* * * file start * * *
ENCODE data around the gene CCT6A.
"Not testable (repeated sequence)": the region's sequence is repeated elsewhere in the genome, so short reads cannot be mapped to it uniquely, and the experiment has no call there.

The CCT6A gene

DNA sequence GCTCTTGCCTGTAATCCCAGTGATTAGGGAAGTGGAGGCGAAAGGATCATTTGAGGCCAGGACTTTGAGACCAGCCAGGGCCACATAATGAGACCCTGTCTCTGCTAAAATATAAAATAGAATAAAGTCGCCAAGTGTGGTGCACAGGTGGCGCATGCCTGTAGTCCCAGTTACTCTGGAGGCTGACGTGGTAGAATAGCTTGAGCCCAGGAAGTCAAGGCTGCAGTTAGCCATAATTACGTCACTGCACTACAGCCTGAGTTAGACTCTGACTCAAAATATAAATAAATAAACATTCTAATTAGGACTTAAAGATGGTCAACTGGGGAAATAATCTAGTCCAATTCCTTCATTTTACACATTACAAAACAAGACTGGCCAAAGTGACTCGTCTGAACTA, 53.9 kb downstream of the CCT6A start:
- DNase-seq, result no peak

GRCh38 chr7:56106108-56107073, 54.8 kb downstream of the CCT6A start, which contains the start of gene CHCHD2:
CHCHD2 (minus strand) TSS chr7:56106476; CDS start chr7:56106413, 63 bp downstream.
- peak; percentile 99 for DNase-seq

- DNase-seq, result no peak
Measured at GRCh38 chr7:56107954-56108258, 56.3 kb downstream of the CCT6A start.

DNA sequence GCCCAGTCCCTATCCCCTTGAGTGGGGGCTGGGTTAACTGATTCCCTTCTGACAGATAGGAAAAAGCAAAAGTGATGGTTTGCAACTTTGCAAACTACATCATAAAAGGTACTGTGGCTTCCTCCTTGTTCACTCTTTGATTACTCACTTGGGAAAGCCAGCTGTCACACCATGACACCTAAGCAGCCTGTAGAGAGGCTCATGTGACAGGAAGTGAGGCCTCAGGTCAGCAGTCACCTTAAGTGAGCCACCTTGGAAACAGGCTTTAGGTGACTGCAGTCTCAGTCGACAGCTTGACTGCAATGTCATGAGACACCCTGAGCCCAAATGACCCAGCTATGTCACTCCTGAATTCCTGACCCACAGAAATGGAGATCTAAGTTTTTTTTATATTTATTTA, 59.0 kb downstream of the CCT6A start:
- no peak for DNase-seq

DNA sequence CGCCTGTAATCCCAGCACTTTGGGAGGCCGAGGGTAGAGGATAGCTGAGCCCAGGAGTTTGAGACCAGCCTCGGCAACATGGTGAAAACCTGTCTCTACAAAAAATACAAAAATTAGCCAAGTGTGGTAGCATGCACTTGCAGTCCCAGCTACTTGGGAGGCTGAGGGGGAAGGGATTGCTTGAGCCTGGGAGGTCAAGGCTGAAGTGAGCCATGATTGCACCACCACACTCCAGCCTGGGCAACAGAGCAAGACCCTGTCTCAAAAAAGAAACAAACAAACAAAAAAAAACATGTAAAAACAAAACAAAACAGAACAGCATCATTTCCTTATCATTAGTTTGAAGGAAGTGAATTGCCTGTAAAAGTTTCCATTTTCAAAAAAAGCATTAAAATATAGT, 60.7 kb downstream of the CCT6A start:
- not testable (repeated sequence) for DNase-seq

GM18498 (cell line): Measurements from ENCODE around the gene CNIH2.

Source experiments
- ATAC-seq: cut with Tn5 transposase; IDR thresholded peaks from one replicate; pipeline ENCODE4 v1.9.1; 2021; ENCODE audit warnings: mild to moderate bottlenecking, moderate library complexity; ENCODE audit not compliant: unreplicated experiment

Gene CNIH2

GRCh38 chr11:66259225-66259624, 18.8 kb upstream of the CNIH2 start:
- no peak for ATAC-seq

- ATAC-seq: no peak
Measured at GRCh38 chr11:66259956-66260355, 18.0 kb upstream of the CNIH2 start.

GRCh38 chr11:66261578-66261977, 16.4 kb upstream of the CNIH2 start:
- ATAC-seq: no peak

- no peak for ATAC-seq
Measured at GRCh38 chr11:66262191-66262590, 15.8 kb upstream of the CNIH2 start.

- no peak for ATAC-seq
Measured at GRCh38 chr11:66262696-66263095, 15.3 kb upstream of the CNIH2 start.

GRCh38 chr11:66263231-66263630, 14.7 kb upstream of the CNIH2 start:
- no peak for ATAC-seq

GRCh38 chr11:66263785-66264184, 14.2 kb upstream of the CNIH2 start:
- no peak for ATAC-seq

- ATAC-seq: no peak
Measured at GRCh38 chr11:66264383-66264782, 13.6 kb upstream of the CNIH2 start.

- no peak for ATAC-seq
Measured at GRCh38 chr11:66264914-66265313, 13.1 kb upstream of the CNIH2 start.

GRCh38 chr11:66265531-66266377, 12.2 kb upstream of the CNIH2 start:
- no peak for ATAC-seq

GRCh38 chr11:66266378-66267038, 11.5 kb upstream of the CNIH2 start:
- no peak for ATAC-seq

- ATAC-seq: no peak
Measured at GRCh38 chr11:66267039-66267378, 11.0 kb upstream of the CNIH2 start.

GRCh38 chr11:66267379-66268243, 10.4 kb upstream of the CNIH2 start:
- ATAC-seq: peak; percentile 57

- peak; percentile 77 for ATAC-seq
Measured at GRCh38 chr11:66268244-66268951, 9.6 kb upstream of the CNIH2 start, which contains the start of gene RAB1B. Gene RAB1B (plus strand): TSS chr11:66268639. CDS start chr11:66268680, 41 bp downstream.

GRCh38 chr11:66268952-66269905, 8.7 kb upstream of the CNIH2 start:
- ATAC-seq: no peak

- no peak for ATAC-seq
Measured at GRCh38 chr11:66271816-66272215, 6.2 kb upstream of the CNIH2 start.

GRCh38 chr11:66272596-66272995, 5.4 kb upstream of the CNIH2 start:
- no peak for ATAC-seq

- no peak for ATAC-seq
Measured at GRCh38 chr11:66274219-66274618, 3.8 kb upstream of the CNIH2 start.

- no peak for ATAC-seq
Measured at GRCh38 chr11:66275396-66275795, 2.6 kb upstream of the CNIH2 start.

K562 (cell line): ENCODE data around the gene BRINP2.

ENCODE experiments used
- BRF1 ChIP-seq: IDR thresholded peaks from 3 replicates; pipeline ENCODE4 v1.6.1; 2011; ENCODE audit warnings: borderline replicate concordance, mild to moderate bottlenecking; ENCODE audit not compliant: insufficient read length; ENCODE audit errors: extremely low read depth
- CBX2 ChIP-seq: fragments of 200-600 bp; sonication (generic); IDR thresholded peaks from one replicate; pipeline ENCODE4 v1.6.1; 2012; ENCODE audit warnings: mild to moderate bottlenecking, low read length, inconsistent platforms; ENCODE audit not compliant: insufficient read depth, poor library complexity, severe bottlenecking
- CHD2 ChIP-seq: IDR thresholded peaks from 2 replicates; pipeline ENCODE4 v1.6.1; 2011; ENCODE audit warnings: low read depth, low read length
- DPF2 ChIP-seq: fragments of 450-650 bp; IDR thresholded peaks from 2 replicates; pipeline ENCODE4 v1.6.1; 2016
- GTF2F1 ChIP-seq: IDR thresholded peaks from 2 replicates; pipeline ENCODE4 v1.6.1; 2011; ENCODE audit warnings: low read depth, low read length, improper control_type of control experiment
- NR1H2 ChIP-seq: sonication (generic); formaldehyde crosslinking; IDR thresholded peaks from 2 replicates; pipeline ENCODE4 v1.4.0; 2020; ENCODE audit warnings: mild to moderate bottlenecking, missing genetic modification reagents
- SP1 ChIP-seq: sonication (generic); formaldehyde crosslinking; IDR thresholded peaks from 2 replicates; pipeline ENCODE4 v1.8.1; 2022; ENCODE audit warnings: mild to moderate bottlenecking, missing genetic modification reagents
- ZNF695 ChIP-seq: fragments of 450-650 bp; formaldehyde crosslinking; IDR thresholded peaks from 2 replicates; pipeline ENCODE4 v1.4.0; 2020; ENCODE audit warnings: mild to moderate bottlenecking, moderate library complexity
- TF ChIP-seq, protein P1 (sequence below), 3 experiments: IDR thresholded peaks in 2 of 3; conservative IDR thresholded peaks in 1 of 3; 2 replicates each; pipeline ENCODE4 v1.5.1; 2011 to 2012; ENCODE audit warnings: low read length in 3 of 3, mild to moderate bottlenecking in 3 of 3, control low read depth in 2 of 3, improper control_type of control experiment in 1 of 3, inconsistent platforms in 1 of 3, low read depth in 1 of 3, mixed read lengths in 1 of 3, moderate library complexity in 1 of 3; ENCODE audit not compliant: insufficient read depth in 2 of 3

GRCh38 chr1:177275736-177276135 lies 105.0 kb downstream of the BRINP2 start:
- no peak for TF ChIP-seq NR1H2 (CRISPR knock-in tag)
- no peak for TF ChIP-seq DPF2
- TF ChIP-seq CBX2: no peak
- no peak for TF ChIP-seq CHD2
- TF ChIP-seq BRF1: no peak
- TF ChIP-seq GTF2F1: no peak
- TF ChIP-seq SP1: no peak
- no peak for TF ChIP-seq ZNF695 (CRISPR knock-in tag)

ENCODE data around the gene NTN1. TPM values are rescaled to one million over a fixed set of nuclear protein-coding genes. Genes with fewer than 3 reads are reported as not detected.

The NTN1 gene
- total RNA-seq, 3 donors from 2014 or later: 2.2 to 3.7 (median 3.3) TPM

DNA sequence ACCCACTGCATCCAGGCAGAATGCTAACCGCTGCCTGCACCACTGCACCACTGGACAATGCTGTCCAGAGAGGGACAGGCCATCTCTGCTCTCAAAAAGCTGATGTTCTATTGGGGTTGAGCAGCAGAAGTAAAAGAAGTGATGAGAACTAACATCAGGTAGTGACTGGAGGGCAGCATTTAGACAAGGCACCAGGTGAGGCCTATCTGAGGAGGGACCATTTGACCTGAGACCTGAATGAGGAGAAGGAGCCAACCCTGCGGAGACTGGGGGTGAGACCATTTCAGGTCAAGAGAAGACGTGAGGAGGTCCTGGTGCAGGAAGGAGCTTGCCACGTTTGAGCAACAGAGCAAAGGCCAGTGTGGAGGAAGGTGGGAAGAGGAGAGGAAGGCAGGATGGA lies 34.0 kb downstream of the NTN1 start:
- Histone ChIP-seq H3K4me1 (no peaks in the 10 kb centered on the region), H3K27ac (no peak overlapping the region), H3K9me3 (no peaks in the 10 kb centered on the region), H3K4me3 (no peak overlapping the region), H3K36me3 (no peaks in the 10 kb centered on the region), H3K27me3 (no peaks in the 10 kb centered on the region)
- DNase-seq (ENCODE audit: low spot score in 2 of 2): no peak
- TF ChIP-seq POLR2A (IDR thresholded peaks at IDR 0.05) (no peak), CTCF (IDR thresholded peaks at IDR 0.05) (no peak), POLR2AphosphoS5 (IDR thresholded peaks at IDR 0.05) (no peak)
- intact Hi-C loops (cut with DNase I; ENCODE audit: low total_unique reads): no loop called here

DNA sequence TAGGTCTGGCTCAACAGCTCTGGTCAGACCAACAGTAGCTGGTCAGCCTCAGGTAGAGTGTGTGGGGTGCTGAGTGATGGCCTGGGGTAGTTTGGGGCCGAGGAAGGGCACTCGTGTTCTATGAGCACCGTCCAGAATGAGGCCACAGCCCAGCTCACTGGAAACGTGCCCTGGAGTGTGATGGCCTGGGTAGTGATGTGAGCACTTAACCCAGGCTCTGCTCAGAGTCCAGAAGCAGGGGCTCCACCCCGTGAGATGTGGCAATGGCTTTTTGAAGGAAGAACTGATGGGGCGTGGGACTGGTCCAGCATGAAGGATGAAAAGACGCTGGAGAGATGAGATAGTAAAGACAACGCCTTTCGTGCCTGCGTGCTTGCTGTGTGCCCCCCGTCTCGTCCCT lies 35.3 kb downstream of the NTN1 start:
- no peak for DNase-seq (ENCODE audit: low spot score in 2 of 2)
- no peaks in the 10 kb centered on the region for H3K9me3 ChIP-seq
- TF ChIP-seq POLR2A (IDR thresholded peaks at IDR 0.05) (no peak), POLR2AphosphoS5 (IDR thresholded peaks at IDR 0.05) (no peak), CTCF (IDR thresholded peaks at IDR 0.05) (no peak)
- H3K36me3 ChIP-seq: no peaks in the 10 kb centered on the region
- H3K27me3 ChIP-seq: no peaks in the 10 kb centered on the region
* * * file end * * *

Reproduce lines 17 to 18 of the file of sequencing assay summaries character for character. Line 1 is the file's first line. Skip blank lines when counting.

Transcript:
- ATAC-seq: cut with Tn5 transposase; IDR thresholded peaks from one replicate; pipeline ENCODE4 v1.9.1; 2021; ENCODE audit warnings: mild to moderate bottlenecking, moderate library complexity; ENCODE audit not compliant: unreplicated experiment

Gene CNIH2